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Supreme Court, Appellate Division, Third Department, New York.

Terri Ann OSBORNE, Appellant, v. Mark J. OSBORNE, Respondent.

Decided: November 24, 1999

Before:  CARDONA, P.J., MIKOLL, MERCURE, YESAWICH JR. and CARPINELLO, JJ. Barbara J. Strauss, Goshen, for appellant. John F.X. Burke, for respondent. Paul J. Connolly, Law Guardian, Albany, for Mallory Osborne and another.

Appeal from an order of the Family Court of Sullivan County (Meddaugh, J.), entered April 21, 1998, which, inter alia, granted respondent's cross application, in a proceeding pursuant to Family Court Act article 6, for custody of the parties' children.

Petitioner and respondent are the parents of twins, a boy and a girl, born in 1993.   Following their separation in November 1996, the parties agreed that the children would reside with petitioner and respondent would have liberal visitation.   In June 1997, petitioner filed a petition in Family Court seeking sole custody of the children and permission to relocate to Texas.   Respondent, in turn, served an answer to the petition and cross-petitioned for sole custody of the children.   After Family Court conducted a hearing and in camera interview with the children, it granted respondent's cross petition resulting in this appeal.

 We affirm.   In determining the best interest of children in a custody proceeding, a court must “base its decision on the totality of the circumstances including the ages of the children, fitness of the parents, quality of the home environment, each parent's ability to provide for the child's intellectual and emotional development, and the effect * * * the award of custody [to] one parent would have on the child's relationship with the other” (Matter of Lukaszewicz v. Lukaszewicz, 256 A.D.2d 1031, 1032-1033, 682 N.Y.S.2d 696;  see, Matter of Spencer v. Small, 263 A.D.2d 783, 785, 693 N.Y.S.2d 727, 729).   Although this is not a relocation case since it involves an initial custody determination, relocation is a relevant factor for the court to consider in its “best interest” analysis (see, Matter of Spencer v. Small, supra, at 785, 693 N.Y.S.2d at 729;  Matter of Buell v. Buell, 258 A.D.2d 709, 684 N.Y.S.2d 696;  Rolls v. Rolls, 243 A.D.2d 906, 907, 663 N.Y.S.2d 345).   It is also well settled that Family Court's determination on the issue of custody will not be disturbed unless it lacks a sound and substantial basis in the record (see, Lukaszewicz v. Lukaszewicz, supra, at 1032-1034, 682 N.Y.S.2d at 698;  Rolls v. Rolls, supra, at 907, 663 N.Y.S.2d 345).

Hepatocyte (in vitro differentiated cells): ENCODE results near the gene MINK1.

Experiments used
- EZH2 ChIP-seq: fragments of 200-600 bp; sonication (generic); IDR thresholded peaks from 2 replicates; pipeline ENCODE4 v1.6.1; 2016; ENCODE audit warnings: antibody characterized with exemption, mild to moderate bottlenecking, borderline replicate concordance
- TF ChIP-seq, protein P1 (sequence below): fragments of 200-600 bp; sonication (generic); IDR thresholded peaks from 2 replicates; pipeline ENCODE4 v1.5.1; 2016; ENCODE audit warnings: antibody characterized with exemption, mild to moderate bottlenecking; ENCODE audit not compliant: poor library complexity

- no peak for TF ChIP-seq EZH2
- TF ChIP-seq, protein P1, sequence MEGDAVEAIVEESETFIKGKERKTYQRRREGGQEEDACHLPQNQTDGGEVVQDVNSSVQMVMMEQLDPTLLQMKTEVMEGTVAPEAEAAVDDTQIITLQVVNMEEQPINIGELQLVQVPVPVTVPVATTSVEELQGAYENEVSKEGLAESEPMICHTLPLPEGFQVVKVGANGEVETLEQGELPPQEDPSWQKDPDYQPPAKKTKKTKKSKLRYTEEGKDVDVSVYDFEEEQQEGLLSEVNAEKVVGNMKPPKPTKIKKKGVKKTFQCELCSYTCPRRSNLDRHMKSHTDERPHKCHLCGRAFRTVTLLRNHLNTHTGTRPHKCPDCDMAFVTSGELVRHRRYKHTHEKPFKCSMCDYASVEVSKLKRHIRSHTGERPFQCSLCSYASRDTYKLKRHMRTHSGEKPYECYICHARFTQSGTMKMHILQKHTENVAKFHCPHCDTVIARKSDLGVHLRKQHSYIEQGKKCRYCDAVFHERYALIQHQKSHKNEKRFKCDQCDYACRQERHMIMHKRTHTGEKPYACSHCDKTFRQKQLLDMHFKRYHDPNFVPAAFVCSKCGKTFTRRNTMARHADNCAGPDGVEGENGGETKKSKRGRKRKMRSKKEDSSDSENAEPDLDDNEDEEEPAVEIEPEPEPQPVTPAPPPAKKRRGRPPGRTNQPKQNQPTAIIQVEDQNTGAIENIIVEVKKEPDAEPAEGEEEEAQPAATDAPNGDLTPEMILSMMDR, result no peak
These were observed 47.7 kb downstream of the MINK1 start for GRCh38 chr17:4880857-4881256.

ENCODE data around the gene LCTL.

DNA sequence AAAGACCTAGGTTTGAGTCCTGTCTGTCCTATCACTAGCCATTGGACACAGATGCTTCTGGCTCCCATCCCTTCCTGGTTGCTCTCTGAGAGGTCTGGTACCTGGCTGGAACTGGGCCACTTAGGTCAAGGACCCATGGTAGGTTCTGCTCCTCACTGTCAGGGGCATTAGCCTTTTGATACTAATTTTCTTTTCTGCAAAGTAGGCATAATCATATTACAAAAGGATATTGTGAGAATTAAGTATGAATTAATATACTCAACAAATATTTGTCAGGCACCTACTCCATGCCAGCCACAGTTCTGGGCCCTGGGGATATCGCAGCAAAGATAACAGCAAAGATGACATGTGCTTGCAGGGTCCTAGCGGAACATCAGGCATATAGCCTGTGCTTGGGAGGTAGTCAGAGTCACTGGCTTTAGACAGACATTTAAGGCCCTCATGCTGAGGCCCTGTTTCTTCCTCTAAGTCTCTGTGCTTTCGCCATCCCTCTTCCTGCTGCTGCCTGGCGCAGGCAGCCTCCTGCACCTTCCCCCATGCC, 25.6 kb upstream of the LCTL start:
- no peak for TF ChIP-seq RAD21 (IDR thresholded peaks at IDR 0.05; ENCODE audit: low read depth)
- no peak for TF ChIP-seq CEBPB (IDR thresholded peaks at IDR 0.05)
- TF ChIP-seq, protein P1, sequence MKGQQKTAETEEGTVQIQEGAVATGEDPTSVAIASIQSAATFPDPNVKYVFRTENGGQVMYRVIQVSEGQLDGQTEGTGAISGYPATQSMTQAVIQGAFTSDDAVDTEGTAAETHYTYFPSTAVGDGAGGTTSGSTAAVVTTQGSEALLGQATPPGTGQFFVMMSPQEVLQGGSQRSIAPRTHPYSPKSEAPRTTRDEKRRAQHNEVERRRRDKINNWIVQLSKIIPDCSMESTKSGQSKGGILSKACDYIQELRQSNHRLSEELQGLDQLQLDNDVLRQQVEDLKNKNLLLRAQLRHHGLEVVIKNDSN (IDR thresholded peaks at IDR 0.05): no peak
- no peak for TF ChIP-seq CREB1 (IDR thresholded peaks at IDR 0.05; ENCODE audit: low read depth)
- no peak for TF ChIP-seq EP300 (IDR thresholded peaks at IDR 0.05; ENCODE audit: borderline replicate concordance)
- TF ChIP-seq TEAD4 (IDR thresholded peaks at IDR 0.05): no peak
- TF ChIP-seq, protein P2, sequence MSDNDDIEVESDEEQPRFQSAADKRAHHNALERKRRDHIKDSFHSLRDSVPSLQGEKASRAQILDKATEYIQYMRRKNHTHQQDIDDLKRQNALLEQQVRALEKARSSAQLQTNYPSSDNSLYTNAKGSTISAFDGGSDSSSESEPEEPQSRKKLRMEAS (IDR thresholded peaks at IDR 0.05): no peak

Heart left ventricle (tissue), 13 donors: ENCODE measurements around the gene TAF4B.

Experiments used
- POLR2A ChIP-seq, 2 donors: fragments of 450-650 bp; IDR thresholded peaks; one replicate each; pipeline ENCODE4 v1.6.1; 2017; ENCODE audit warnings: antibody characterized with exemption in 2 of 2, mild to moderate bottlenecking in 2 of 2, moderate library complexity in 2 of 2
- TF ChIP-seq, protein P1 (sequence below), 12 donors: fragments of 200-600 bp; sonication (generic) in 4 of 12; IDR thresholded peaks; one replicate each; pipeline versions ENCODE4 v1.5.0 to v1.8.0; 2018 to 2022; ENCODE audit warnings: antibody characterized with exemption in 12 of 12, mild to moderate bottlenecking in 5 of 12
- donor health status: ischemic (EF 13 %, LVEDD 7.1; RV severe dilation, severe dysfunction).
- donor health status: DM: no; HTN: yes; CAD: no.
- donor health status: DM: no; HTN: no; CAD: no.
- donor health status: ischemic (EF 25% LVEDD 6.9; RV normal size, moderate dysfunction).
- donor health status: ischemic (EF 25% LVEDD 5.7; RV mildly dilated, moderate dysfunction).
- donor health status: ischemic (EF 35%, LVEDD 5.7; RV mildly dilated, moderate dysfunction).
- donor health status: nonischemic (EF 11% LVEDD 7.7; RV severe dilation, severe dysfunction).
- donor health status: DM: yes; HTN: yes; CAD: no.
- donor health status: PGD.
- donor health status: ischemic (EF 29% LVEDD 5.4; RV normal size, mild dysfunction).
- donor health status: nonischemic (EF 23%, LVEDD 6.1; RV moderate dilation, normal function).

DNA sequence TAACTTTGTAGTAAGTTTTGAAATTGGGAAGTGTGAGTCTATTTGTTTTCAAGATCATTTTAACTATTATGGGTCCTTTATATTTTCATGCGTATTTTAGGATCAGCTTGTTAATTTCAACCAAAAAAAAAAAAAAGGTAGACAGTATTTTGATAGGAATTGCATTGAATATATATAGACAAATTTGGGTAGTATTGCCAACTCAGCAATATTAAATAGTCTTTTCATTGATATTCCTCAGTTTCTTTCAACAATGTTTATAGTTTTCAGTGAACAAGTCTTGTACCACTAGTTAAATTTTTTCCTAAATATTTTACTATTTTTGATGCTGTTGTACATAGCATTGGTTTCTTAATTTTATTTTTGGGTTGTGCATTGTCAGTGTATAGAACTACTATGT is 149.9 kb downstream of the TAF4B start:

At the time petitioner applied for custody, the children were approximately 31/212 years old and no divorce proceedings were pending between the parties.   At the hearing, petitioner testified that she asked respondent to leave the marital residence in November 1996 because the parties were experiencing problems and she believed respondent was abusing alcohol since he was consuming six to eight beers a day.   Petitioner indicated that the parties agreed to the division of marital debts, with her taking responsibility for payment of the mortgage.   She further stated that the parties agreed that the children would live with her and respondent would have liberal visitation.   Petitioner conceded that respondent was a good father who was very involved in the care of the children when the parties lived together.   She stated that he continued to have frequent contact with them after the parties' separation and would pick them up from day care each day until September 1997 when she changed providers.   Even after that time, she indicated that respondent would speak to the children by telephone each day.